Whether you appreciate labels or loathe them, we are all thrust into some category due to our parenting style. And whether you like it or not, someone is always going to disagree with how you parent.
Sometimes (well most times) it will be your own family who disagrees with you. And if you are really lucky, the disagreement over your parenting style will begin before your child is even born.
Our Family’s Choices
A lot of the decisions our family made were the exact opposite of what my parents would decide.
I wanted our family (and close friends) to agree with me. I wanted their admiration and respect. I wanted them to be on board with what I was doing for my family.
Once I realized that it was never going to happen, I just had to stop listening to everyone and start listening to myself. It was a nightmare and very draining having to defend myself for my choices over and over.
My theory is our parents raised us and we are still alive, so they feel like they obviously must know what they are talking about. I try and tell myself mom and dad mean well, but sometimes (actually once again most times) boundaries are crossed from well meaning, to just flat out rude.
Natural Birth vs. Epidural
Case in point — I remember stating that I wanted to give birth naturally — instead of receiving support it was “well you should just get an epidural, you know you can’t handle pain.” Of course there was no harm meant by this helpful advice, but it still went against what I wanted to hear (you know the whole supporting my decisions thing). The kicker with this was right after a family friend had a natural birth and was praised, yet I was crazy. Not cool at all.
Babyproofing (or not so much)
Once my kids got older, the conversation shifted to baby proofing.
As a parent, we all want to make sure that we keep our children safe; that is first and foremost. However, I opted not to baby proof. Why? I wanted my children to feel comfortable exploring the house and it’s easier to not baby proof.
Now before you get all judgey on me, I am with my kids all day long and make sure they are safe throughout the day. But if I see baby Sarah eating a piece of grass — I am not going to freak out (and yes I realize I am opening myself up to the massive debate of right and wrong in the interwebs).
But hear me out.
The grass will eventually pass straight through her in a few diaper changes. She will be okay. I also let my two year old run around barefoot outside, and if the worst that will happen is a splinter, then so be it.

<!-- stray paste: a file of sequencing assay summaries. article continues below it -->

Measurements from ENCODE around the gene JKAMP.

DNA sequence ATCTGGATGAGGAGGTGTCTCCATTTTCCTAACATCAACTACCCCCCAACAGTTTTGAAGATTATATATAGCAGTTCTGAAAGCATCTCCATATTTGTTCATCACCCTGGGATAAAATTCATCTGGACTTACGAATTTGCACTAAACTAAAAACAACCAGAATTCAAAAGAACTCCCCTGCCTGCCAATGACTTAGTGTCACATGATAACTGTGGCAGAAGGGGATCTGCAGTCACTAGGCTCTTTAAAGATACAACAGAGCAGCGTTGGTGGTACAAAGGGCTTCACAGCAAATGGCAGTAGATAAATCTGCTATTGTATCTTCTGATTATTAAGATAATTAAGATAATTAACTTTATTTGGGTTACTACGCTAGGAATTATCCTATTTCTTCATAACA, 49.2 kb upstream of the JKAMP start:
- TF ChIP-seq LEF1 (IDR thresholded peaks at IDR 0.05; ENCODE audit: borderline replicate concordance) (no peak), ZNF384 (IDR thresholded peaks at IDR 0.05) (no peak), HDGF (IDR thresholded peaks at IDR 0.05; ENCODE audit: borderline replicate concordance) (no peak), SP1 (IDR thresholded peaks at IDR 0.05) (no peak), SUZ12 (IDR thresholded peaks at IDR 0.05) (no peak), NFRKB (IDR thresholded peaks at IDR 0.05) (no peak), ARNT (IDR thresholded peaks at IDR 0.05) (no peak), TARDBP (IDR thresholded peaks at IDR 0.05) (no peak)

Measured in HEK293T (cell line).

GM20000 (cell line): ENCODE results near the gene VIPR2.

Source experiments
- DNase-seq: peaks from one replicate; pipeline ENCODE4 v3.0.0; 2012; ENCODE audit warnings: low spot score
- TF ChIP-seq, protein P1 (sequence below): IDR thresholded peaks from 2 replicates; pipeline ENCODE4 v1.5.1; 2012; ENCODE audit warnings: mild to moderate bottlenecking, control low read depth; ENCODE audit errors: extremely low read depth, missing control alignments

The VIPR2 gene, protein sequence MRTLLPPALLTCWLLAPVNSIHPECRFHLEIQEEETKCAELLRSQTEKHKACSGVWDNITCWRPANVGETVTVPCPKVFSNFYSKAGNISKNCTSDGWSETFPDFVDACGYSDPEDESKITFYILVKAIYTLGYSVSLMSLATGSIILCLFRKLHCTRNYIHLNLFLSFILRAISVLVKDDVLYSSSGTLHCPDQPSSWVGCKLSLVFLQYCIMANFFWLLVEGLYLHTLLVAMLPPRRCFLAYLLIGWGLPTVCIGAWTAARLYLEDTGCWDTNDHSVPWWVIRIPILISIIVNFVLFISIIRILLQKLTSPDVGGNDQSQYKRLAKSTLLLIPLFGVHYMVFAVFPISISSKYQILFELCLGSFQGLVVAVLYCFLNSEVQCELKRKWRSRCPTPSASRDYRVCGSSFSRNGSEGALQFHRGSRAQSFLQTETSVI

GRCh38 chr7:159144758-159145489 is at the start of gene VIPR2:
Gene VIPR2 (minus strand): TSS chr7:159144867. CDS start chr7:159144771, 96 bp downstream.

But also understand we are by no means a “whatever you want to do” household. When my older son, Andrew, goes jumping off the top of his dresser, of course I stop him. My children still wear helmets when they ride their bikes, and I am pretty good and gauging the potential dangers and risks around our home. For my parents and in-laws, the sight of this makes them cringe — which if I must say so, I am perfectly okay with that as well.
Respecting Our Parents While Respecting Ourselves
For the record, I love my parents and in-laws to pieces. I respect their opinion and we go to them for advice more than anyone else. However, I’d be lying if I didn’t admit the purveying sense that they don’t think we take the kids safety seriously enough hurts. Perhaps because of how much I respect them and their opinion, while also wishing they see that we are not lazy or naïve. We just see the risks differently than they do.
Because we have decided not to always rescue the kids and to let them fall or fail at things, it may come off to the grandparents as being irresponsible. But I can speak from my own experience, that it has actually made my children better. They learn from their mistakes without mom or dad always helping them. But of course if you ask grandma, she will say the opposite.
We frequently let our toddler participate in cooking dinner; whether it is something as simple as putting the bread onto a pan or pouring the milk, we feel that it is important early on to help instill some type of work ethic about the importance of contributing to family. What do the grandparents see? A big mess waiting to happen. More often that not, some type of mess occurs, but it’s never as bad as it seems.
Lastly, if you know our family pretty well you will usually see my two year old daughter and three year old niece dressed as some sort of princess. My sister and I take no issue with letting them wear their princess garb everywhere they go (it beats being naked, which is another phase my little one is in), but the grandparents see it differently. “Why doesn’t she have clothes on” or “That’s not appropriate to wear at the dinner table.” With things like this I have learned to pick and choose my battles. Am I really up for letting my child feel that I don’t trust her to make choices? Or even worse, do I really want to say her as a parent “I don’t like how you look, go change your clothes?” Not at two and three years old I don’t.
Sometimes you have to go with what you as a parent feels is right, aside from your parents and other elders think. I have definitely come to realize that Will Smith is right. Sometimes parent’s just don’t understand.
Do your parents have a different parenting style? How did you handle it? Tell us about it!